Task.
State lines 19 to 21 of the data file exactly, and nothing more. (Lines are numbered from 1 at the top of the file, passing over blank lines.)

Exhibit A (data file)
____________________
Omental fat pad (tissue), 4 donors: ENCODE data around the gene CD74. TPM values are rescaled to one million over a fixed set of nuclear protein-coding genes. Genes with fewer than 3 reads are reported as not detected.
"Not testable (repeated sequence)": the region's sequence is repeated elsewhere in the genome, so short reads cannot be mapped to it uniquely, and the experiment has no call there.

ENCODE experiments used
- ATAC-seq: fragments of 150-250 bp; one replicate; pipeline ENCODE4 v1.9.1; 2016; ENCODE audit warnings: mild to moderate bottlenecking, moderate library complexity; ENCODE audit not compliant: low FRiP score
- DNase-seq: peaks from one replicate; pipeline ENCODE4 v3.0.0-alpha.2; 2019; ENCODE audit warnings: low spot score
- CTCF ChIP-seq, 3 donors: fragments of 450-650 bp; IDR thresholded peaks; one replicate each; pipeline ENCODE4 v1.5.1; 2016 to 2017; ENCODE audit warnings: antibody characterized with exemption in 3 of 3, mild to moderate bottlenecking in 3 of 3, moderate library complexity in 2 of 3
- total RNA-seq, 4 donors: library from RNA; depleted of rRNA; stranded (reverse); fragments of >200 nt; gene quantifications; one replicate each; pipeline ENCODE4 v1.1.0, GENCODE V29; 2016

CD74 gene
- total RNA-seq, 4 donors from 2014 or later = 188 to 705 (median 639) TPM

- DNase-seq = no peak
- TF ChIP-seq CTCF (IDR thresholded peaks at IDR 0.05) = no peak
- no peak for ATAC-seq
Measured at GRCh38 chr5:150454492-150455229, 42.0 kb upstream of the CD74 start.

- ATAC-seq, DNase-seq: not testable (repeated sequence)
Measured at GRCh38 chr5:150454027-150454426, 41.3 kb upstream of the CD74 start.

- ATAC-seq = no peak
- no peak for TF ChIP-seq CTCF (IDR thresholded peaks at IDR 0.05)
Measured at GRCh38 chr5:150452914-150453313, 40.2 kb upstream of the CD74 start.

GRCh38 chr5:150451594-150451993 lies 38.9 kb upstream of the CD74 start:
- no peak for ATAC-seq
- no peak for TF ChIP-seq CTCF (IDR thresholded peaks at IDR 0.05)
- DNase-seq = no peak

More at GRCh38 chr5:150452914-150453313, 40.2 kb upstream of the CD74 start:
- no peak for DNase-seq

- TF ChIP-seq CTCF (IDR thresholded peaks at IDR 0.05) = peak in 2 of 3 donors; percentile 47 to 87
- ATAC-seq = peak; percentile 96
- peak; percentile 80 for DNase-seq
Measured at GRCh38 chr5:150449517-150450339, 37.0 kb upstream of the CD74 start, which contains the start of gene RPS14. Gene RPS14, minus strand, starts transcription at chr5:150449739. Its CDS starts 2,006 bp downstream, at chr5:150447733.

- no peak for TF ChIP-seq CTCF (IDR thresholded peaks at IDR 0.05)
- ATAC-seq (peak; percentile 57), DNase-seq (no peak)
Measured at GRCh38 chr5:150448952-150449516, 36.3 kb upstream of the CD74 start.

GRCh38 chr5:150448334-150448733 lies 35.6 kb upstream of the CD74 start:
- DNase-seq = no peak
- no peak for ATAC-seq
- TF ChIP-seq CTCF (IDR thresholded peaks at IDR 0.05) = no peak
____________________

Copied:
GRCh38 chr5:150451594-150451993 lies 38.9 kb upstream of the CD74 start:
- no peak for ATAC-seq
- no peak for TF ChIP-seq CTCF (IDR thresholded peaks at IDR 0.05)